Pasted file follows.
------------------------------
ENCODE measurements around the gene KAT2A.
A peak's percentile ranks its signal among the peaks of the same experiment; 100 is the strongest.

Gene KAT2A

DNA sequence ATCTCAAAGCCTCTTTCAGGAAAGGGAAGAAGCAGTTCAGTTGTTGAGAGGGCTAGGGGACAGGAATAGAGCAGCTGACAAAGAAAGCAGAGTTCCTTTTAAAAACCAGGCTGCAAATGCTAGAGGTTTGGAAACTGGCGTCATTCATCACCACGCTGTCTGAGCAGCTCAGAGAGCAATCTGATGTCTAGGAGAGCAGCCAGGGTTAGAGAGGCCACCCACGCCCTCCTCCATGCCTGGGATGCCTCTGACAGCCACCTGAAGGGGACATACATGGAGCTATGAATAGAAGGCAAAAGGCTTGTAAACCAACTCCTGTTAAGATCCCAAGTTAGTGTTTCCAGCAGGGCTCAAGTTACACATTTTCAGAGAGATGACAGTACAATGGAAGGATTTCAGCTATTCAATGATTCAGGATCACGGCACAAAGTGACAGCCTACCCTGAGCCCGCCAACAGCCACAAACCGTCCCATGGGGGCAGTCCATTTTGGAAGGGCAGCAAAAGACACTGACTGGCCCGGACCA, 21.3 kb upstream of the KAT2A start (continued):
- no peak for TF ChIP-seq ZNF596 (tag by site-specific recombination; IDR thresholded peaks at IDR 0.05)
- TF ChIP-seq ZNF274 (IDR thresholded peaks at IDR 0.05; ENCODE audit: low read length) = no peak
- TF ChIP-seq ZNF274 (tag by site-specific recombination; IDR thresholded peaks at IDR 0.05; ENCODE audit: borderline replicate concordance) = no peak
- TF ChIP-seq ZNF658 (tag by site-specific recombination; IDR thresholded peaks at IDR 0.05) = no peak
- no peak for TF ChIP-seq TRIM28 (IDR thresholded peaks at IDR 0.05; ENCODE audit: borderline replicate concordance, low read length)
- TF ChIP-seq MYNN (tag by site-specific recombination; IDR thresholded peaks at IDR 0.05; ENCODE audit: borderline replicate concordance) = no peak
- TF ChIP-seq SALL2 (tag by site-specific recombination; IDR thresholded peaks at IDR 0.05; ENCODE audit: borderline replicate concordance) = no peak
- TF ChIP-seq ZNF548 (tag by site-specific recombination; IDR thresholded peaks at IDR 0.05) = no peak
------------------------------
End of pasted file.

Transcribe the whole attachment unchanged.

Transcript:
ENCODE measurements around the gene KAT2A.
A peak's percentile ranks its signal among the peaks of the same experiment; 100 is the strongest.

Gene KAT2A

DNA sequence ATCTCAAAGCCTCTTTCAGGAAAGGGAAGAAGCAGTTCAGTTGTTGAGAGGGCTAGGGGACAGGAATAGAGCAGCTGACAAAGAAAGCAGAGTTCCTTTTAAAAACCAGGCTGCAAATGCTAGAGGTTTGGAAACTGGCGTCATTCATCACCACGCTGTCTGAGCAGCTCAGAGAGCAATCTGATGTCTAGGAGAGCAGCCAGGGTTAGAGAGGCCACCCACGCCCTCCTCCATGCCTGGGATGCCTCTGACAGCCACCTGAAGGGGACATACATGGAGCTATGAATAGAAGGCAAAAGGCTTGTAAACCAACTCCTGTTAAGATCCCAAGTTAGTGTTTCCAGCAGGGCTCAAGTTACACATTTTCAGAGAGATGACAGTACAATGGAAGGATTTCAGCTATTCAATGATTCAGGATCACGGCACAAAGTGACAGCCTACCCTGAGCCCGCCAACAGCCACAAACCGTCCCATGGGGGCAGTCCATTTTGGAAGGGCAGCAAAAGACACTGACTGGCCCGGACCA, 21.3 kb upstream of the KAT2A start (continued):
- no peak for TF ChIP-seq ZNF596 (tag by site-specific recombination; IDR thresholded peaks at IDR 0.05)
- TF ChIP-seq ZNF274 (IDR thresholded peaks at IDR 0.05; ENCODE audit: low read length) = no peak
- TF ChIP-seq ZNF274 (tag by site-specific recombination; IDR thresholded peaks at IDR 0.05; ENCODE audit: borderline replicate concordance) = no peak
- TF ChIP-seq ZNF658 (tag by site-specific recombination; IDR thresholded peaks at IDR 0.05) = no peak
- no peak for TF ChIP-seq TRIM28 (IDR thresholded peaks at IDR 0.05; ENCODE audit: borderline replicate concordance, low read length)
- TF ChIP-seq MYNN (tag by site-specific recombination; IDR thresholded peaks at IDR 0.05; ENCODE audit: borderline replicate concordance) = no peak
- TF ChIP-seq SALL2 (tag by site-specific recombination; IDR thresholded peaks at IDR 0.05; ENCODE audit: borderline replicate concordance) = no peak
- TF ChIP-seq ZNF548 (tag by site-specific recombination; IDR thresholded peaks at IDR 0.05) = no peak